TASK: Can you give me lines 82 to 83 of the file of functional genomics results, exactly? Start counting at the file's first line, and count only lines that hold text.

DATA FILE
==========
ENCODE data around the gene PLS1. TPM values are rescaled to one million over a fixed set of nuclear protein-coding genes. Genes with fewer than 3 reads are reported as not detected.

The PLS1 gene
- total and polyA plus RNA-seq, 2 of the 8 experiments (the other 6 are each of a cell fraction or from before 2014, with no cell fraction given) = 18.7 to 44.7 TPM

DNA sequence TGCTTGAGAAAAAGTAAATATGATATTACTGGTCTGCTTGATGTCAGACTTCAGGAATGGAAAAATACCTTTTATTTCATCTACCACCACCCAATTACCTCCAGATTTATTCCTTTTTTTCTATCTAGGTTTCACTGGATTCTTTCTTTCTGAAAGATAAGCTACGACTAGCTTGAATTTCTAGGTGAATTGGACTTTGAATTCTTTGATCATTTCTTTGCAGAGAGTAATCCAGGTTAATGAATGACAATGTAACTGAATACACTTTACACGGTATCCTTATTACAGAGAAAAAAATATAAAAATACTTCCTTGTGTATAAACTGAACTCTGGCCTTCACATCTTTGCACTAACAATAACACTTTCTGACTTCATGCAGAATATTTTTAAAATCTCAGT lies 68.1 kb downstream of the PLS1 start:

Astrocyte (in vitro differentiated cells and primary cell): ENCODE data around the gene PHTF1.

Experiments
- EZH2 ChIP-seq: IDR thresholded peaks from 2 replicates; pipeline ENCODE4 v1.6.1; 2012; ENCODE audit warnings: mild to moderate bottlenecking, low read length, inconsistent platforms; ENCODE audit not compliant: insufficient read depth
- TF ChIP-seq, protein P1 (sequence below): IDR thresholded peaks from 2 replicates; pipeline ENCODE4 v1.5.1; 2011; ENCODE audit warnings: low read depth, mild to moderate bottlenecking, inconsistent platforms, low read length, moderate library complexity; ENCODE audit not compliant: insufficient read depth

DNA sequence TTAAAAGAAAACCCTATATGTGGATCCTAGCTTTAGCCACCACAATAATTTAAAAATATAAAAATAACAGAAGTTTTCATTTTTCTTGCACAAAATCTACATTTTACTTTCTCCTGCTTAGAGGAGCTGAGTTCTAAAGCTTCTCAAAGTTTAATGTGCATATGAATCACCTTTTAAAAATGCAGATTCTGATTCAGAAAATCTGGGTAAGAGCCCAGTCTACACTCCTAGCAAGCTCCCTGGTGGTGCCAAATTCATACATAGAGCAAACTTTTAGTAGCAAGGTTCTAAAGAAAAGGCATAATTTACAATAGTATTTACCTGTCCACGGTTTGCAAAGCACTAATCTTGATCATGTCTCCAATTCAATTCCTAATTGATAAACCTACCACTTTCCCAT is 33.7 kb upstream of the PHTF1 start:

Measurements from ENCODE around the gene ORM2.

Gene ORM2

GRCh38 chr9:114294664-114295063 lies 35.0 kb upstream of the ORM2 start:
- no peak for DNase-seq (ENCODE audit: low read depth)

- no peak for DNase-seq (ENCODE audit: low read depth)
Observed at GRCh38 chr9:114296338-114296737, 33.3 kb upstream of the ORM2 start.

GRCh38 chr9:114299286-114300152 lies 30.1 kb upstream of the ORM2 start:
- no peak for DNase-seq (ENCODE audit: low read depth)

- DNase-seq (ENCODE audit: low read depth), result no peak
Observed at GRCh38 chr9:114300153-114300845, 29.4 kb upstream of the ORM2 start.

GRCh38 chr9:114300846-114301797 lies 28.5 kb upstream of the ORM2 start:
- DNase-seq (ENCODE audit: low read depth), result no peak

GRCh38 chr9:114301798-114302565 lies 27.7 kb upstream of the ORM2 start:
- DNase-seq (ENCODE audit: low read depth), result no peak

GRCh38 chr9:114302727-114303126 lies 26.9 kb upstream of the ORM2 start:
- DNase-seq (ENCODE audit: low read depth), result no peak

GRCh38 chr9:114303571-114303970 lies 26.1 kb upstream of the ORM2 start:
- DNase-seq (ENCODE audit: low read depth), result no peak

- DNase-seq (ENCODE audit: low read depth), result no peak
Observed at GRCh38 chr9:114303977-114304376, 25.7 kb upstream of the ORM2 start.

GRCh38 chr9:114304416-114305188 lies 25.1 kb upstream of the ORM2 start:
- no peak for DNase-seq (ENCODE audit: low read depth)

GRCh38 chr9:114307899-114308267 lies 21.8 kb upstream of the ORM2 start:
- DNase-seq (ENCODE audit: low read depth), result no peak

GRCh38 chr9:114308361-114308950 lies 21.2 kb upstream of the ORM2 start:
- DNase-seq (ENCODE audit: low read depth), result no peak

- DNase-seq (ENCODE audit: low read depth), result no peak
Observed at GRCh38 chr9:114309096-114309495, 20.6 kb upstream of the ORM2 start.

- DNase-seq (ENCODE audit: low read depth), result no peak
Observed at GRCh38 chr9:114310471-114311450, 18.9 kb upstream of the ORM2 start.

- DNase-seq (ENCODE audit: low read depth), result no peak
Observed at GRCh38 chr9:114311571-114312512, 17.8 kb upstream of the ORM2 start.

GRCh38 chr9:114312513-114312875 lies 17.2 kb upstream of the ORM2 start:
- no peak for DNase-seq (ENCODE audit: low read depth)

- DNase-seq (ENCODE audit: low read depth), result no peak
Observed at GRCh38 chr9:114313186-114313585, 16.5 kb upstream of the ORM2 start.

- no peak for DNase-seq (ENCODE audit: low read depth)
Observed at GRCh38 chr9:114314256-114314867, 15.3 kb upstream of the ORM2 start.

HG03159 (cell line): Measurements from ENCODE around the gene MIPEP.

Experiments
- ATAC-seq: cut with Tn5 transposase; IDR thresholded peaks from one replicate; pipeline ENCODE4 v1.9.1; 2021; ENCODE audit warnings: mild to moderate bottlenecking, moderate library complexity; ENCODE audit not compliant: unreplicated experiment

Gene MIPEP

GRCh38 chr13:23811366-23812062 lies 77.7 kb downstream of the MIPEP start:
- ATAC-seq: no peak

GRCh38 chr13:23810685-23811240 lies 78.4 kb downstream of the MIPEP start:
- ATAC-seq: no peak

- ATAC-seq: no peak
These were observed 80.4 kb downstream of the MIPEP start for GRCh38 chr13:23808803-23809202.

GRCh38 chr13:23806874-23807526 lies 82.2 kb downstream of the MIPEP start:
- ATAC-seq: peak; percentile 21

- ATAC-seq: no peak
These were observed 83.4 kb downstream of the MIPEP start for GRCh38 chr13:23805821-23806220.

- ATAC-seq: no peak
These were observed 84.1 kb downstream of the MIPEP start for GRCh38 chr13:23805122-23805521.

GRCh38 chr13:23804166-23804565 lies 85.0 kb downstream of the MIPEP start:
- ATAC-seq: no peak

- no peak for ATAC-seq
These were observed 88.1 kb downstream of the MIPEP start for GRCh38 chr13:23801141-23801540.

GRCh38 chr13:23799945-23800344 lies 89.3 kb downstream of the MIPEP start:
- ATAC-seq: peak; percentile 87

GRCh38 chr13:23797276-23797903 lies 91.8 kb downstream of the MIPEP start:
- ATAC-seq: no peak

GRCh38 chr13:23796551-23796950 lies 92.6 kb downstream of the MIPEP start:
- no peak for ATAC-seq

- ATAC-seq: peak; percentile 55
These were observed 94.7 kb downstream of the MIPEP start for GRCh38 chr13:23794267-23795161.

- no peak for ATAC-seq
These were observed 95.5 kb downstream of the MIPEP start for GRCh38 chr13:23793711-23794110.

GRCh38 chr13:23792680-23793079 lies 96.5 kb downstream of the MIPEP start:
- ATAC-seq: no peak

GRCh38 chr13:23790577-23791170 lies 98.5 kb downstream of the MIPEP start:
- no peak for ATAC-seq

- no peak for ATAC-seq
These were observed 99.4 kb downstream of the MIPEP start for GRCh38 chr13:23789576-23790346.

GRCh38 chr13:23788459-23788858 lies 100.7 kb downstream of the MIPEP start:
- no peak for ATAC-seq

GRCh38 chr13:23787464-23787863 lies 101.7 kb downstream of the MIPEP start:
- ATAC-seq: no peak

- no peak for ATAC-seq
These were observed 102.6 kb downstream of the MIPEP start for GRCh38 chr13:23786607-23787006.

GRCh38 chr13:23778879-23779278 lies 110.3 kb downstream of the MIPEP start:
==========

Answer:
- no peak for ATAC-seq
These were observed 99.4 kb downstream of the MIPEP start for GRCh38 chr13:23789576-23790346.